Day Three: A Taste Of History

Coming to Jamaica: Best decision ever!

Sitting by the steps of Devon House, owned by the first black millionaire in Jamaica (George Stiebel), I am mesmerized by the beauty of this country. As I look down the path cleared for walking I can see a water foundation in the centre of the garden surrounded by large palm trees, coconut trees and beautiful flowers built to fence the path. It is truly a sight to see, and is a remnant of my past. Devon house has been sitting there for over a century now and still remains as famous as ever. Upon taking a tour of the house, I’m left awe stricken, “I want to live in a mansion too”. The beauty of the antiques, the tapestries and the mixture of French/English and Caribbean decor are all fascinating. Upon leaving the mansion, I see that the short rainfall has left the temperature feeling cool and the ground wet.

My cousin and I walk in and out of the antique shops and then into the famous ice cream shop- this for some is the only reason to go to devon house. We sit in another part of the garden  on benches and enjoy our ice cream. The sun came out from under clouds and warmed my heart, “I’m in Jamaica”.. Wow.

But before I arrived at Devon house, the Bob marley museum located on Hope road was the first stop. It is quite historic and inspiring. I was given a tour of Bob’s house and learnt about his entire life, including some of the most intimate details of his life- like the shorts he wore while playing soccer (football), a sport he loved more than anything. He used to play at the front of his house and often the neighbours would be annoyed by the fact that they were always making noise. The song he wrote from that experience is this one, “who the cap fit, let them wear it”. I felt inspired to do great things after the tour, because Bob was a Jamaican, grew up on the rough side, and still became successful.

When the ice cream was done, we took a bathroom break and off we went. We walked into new Kingston passing lovely apartments or condos along the way. We walked through the business district and arrived at Emancipation park, another inspiring experience. “Why am I living in Canada?” I started to wonder as I stared at my surroundings. There is a track encircling the park, where persons come out to run or walk freely. Others sit in the park on benches to enjoy the sun and the breeze. The park is well kept, not even a loose paper anywhere. We entered the area where the famous naked statues stand, proudly looking up to the heavens, and the slogan, “The freedom to hope, to excel, and to be” catches my eye because it gives total understanding of why the statues are the way they are. I feel a connection with it and fully embrace it’s meaning. I am those statutes because I was born in this country and it is that same slogan that has taken me around the world (though I was long gone before it’s design) to accomplish my own hopes and dreams. And in my “be-ing” those words has brought me back home.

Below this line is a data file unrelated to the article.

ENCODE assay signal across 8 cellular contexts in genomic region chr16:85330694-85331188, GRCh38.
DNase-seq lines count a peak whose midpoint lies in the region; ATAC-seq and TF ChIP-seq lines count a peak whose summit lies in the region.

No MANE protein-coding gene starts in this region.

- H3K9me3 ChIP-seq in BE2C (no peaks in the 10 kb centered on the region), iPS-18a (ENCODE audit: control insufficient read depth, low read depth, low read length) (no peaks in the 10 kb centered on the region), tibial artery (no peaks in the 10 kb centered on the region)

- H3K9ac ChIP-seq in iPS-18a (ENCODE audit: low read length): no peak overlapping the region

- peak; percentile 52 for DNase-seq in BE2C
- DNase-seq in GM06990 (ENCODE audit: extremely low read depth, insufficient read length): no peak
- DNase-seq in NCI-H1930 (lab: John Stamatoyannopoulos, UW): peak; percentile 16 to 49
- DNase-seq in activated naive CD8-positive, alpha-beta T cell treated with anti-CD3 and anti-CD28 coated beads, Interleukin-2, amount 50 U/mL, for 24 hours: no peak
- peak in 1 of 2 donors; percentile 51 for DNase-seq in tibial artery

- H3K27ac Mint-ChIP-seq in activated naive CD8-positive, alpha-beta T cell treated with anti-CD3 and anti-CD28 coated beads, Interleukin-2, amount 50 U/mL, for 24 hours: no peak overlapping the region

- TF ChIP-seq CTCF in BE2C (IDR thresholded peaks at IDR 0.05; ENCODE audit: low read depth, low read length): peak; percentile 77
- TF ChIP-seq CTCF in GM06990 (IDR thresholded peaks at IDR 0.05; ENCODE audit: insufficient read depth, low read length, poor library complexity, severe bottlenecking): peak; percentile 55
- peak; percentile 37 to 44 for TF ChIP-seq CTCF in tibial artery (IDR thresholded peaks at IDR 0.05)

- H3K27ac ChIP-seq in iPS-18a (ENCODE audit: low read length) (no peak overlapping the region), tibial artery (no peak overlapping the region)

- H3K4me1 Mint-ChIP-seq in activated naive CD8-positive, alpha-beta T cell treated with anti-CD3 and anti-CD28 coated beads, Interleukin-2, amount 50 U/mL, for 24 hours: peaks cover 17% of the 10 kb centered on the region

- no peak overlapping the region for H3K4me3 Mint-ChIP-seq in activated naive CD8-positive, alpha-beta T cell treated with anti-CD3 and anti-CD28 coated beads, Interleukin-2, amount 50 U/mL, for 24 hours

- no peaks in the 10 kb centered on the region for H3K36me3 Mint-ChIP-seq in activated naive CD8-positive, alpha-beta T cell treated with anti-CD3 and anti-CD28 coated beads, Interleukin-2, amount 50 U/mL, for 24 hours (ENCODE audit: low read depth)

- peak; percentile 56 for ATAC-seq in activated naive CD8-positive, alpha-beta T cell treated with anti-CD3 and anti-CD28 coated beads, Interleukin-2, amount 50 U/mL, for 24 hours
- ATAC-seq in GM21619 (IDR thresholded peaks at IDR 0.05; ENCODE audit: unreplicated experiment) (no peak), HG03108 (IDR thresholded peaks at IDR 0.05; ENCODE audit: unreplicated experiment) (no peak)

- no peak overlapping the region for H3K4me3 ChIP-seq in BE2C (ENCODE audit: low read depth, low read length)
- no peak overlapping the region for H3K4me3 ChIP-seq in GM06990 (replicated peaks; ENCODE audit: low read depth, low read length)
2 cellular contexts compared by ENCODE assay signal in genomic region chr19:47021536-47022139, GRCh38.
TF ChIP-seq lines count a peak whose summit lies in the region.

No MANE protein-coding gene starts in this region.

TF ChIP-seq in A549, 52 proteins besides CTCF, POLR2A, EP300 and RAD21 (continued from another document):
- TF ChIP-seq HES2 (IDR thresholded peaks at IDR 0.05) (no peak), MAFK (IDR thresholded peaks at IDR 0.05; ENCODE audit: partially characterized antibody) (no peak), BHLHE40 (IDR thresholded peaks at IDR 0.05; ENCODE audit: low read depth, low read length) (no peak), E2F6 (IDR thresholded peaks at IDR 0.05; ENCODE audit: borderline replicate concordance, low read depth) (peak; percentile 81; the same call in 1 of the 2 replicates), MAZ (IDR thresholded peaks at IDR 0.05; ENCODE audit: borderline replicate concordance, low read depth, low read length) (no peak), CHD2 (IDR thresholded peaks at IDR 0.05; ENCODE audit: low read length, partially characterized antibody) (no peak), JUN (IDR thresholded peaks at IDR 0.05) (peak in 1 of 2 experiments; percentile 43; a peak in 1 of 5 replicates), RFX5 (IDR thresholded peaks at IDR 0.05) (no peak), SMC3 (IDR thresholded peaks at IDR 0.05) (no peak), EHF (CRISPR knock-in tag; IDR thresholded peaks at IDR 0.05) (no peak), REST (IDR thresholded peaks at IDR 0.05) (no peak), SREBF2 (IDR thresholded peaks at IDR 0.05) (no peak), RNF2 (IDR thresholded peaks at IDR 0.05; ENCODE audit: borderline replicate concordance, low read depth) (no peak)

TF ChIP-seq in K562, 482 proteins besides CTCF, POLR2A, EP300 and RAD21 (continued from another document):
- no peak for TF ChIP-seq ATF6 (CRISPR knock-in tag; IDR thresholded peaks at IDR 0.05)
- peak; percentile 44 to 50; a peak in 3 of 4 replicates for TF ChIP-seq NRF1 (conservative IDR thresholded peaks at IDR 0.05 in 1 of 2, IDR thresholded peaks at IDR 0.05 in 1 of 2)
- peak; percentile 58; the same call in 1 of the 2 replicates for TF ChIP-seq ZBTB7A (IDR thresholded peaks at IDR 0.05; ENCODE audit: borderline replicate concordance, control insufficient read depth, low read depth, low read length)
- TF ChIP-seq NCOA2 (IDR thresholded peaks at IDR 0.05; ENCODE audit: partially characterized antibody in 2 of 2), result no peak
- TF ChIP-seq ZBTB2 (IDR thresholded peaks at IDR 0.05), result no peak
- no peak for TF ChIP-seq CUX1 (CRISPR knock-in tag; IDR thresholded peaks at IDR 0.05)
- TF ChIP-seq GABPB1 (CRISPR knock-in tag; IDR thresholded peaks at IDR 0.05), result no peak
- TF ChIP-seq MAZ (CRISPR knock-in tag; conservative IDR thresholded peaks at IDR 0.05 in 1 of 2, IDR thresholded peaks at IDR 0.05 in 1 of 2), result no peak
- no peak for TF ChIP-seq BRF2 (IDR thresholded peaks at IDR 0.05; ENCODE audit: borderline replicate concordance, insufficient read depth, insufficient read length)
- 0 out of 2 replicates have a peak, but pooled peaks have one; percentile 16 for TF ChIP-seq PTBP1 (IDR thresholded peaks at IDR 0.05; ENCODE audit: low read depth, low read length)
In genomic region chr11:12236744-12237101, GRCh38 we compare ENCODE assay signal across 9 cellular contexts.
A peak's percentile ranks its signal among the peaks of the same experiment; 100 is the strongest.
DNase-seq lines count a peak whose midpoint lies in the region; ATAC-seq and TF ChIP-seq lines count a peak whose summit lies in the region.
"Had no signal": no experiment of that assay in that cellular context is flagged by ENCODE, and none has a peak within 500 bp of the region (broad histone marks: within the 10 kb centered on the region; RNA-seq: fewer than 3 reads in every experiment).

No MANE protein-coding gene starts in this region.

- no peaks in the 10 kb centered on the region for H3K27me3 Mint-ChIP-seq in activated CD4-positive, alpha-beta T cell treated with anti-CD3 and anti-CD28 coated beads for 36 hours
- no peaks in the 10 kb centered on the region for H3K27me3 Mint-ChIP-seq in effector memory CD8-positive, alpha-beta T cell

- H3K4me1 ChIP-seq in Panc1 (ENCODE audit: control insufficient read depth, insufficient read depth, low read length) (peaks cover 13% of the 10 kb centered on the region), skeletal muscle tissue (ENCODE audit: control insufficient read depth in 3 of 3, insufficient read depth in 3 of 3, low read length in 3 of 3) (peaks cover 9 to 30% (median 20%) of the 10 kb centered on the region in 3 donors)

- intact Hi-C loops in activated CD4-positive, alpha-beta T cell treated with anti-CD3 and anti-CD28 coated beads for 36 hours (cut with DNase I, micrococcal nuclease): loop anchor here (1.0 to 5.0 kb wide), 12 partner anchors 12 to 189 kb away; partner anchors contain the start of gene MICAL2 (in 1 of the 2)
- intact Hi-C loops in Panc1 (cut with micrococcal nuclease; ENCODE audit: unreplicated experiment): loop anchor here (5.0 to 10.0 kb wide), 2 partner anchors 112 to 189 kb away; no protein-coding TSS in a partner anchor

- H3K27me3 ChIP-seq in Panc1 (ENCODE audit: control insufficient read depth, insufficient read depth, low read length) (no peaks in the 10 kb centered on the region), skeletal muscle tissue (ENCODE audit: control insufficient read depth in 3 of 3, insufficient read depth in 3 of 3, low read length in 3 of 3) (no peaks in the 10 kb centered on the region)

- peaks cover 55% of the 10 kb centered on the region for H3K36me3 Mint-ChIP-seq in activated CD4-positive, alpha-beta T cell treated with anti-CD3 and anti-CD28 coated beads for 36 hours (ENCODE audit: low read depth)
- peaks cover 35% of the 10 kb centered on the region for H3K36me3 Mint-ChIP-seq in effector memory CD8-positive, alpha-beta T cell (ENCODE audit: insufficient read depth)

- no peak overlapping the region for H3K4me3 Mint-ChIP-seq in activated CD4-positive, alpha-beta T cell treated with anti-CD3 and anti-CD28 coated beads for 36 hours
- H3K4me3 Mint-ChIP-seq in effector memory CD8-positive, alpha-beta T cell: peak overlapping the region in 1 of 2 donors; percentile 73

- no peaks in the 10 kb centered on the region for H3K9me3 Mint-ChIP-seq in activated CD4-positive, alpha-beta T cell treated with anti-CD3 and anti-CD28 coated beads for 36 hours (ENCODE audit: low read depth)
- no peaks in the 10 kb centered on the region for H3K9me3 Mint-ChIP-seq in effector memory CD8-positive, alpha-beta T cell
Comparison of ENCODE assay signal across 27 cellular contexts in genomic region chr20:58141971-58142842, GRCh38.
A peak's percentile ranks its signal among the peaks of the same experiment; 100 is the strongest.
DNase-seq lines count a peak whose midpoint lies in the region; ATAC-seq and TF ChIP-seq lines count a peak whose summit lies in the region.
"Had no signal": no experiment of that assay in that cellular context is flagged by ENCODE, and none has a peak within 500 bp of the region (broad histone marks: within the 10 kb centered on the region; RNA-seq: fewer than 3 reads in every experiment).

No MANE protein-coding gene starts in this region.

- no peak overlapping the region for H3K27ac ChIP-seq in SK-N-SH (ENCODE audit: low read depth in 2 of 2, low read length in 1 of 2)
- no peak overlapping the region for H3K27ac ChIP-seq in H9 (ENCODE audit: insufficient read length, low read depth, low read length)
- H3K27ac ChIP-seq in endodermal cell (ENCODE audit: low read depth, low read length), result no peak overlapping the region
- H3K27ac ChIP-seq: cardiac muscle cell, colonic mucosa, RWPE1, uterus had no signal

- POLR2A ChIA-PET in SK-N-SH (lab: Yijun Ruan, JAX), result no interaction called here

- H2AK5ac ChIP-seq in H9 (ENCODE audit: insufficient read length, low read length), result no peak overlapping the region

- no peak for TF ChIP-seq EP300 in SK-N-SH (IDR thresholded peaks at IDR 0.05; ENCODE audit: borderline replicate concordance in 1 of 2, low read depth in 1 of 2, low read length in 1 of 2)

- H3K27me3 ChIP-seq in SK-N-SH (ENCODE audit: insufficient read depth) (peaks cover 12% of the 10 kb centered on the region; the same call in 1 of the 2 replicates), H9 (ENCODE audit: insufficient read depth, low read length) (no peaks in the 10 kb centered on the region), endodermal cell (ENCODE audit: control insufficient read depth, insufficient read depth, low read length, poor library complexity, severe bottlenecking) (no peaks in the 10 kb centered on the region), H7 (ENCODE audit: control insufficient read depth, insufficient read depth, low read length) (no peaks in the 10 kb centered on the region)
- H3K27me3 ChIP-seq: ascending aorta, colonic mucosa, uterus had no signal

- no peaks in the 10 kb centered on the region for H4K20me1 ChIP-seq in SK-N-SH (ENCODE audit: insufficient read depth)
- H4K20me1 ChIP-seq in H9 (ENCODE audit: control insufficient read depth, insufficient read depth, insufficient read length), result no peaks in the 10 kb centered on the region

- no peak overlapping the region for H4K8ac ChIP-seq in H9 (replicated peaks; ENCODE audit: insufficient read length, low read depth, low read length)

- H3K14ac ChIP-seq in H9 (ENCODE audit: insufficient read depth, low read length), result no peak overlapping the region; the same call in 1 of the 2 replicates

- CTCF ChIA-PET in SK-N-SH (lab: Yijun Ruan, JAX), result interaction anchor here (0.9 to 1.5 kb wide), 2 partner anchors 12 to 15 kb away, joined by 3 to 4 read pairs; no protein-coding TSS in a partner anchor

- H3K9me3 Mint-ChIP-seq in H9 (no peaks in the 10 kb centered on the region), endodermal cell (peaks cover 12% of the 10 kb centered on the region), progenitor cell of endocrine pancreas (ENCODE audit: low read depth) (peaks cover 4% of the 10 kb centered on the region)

Jamaica has so much history and on this third day, it is only the beginning…

Published by

Shauna-Kay Cassell

I was born in Jamaica and have been residing in Canada for over 20 years. I graduated with Honours Bachelor of Arts degree at University of Toronto, a Graduate Certificate in Public Administration at Seneca College, and a Masters in Business Administration (MBA) at the University of the West Indies, Mona. I've worked for the former Ministry of Children ad Youth Services (now the Ministry of Children, Community, and Social Services). Now I'm a Court and Client Representative for the Ministry of the Attorney General. In my spare time, I write press releases, blogs, and news articles for different organizations, including my own website. I write about experiences about travelling, social justice issues, relationship and spirituality. Visit me at

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